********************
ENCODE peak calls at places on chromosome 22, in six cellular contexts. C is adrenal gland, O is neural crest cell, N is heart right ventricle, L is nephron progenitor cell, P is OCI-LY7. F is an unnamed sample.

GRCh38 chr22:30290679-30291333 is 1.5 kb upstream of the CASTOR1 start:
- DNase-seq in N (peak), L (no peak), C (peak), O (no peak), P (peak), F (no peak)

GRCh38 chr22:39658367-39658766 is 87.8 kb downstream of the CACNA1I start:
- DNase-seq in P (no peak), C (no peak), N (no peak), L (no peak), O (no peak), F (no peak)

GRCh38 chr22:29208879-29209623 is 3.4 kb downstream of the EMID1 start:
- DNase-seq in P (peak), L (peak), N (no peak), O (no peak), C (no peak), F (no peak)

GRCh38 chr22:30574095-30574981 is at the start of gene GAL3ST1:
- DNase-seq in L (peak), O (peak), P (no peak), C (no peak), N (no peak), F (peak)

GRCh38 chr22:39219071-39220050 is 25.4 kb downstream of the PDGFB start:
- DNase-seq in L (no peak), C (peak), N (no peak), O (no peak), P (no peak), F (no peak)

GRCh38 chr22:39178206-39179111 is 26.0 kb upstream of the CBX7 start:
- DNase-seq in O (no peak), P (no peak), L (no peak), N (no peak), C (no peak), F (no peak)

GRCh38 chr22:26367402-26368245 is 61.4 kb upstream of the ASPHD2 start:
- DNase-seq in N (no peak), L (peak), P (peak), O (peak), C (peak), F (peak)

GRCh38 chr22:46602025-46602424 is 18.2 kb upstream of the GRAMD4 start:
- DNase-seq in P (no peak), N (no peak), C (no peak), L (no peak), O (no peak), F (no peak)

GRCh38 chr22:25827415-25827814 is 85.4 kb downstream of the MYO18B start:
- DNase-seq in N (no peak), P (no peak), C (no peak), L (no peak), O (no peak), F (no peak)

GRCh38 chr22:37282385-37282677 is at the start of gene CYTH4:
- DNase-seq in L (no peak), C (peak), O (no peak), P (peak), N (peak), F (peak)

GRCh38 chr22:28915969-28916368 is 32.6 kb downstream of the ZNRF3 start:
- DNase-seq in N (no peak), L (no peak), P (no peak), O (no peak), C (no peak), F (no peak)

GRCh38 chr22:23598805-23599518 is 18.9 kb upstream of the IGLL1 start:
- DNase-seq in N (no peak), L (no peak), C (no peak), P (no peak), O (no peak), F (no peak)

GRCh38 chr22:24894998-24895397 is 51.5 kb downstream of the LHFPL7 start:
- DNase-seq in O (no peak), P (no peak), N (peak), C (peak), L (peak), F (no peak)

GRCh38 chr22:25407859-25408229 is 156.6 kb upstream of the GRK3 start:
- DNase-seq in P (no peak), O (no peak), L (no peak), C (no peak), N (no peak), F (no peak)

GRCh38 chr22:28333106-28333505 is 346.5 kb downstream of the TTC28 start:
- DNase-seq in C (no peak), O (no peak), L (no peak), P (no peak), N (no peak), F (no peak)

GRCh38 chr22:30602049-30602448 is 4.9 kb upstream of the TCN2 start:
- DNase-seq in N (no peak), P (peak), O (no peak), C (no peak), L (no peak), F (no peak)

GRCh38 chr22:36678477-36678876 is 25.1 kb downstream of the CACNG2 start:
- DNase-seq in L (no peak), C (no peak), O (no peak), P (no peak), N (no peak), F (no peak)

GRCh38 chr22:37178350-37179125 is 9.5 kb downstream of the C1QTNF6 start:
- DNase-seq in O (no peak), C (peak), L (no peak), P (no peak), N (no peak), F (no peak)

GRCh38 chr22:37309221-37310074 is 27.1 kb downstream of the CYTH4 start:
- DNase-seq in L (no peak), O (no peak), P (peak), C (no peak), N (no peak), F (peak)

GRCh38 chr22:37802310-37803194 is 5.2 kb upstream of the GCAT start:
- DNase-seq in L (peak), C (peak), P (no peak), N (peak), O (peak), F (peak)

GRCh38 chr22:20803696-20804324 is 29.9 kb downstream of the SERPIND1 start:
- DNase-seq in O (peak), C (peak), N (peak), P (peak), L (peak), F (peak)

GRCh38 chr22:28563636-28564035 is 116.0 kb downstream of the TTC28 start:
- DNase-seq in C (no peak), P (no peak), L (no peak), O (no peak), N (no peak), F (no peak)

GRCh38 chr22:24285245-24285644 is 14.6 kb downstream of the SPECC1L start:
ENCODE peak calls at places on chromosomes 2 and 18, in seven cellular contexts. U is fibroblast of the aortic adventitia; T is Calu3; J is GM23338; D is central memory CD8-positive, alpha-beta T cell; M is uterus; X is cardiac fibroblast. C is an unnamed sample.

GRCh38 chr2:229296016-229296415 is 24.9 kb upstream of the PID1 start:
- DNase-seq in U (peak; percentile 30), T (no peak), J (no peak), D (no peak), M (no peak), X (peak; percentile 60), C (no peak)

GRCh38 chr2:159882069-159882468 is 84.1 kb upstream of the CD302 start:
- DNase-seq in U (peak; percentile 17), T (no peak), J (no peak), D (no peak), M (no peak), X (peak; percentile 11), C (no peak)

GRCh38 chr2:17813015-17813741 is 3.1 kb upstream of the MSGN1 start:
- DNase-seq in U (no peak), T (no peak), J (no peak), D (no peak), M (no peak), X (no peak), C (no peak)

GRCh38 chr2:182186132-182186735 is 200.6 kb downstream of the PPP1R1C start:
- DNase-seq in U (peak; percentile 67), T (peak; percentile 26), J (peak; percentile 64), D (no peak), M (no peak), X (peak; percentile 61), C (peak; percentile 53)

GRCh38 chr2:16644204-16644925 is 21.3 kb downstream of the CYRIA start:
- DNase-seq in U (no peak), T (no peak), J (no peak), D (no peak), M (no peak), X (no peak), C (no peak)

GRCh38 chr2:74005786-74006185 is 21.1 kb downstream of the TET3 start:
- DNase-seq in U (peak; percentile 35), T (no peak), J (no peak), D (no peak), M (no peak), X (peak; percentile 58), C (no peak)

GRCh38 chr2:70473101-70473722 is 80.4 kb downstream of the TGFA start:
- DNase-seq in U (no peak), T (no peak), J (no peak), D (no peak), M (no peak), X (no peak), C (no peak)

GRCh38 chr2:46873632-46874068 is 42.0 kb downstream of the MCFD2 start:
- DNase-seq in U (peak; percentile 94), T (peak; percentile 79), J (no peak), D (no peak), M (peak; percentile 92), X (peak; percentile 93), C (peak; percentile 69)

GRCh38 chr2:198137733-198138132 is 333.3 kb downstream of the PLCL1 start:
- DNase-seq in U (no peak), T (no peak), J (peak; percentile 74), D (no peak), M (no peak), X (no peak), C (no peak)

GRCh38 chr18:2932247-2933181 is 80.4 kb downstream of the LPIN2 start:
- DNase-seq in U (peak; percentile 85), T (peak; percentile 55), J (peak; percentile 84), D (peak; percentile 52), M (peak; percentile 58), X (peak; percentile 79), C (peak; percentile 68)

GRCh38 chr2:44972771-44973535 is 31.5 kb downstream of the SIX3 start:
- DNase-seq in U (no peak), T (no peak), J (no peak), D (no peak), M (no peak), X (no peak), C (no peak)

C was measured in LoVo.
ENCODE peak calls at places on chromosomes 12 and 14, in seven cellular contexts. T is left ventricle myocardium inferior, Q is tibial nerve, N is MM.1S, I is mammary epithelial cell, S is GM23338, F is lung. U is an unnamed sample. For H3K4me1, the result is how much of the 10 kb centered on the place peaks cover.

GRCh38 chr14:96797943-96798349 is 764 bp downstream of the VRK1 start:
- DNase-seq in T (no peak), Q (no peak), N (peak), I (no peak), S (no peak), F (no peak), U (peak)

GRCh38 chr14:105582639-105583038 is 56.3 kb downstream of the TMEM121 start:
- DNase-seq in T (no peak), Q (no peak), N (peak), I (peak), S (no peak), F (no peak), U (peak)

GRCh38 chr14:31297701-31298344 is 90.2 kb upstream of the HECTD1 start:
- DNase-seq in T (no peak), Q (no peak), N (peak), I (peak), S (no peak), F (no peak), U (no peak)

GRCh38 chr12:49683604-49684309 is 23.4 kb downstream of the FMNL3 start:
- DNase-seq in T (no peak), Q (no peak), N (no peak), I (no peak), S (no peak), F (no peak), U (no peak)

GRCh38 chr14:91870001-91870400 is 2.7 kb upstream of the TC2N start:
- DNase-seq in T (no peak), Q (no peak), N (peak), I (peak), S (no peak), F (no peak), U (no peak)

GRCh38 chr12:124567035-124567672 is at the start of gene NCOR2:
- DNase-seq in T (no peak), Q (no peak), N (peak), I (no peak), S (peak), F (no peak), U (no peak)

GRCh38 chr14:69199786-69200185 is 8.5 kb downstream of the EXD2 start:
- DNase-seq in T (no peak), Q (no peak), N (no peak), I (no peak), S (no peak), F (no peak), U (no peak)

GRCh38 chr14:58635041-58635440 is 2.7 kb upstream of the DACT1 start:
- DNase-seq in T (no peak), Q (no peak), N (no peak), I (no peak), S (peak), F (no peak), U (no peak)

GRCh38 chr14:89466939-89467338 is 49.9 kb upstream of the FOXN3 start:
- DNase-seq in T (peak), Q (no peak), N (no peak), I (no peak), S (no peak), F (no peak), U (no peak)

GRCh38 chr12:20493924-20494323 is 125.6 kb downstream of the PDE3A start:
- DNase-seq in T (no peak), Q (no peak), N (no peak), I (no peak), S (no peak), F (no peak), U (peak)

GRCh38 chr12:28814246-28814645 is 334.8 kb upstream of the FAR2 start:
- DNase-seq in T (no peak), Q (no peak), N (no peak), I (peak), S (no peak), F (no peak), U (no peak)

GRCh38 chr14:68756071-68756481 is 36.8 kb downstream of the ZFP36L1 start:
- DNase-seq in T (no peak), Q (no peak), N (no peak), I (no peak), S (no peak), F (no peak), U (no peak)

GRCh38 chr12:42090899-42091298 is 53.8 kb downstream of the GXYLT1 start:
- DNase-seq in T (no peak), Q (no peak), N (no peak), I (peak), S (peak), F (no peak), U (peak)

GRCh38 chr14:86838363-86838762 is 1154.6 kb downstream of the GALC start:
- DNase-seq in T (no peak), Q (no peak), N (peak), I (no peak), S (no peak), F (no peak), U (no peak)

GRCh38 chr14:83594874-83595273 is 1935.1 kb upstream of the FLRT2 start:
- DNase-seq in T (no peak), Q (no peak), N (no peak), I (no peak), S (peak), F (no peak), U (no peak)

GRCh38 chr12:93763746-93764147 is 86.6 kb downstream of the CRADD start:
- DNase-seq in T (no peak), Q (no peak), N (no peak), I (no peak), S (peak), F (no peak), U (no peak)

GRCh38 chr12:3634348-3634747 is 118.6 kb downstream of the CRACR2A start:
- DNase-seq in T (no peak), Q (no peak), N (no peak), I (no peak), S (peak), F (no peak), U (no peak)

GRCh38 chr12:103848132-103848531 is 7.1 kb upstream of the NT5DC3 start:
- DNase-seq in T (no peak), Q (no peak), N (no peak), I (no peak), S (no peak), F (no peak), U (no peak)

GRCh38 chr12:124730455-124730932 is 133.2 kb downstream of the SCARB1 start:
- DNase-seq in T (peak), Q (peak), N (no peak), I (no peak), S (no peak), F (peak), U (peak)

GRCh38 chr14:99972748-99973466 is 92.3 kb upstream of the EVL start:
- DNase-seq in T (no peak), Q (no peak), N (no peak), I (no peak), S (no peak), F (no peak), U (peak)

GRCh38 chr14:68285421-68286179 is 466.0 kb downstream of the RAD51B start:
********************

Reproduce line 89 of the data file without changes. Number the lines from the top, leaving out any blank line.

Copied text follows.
- DNase-seq in T (peak), Q (no peak), N (no peak), I (no peak), S (no peak), F (no peak), U (no peak)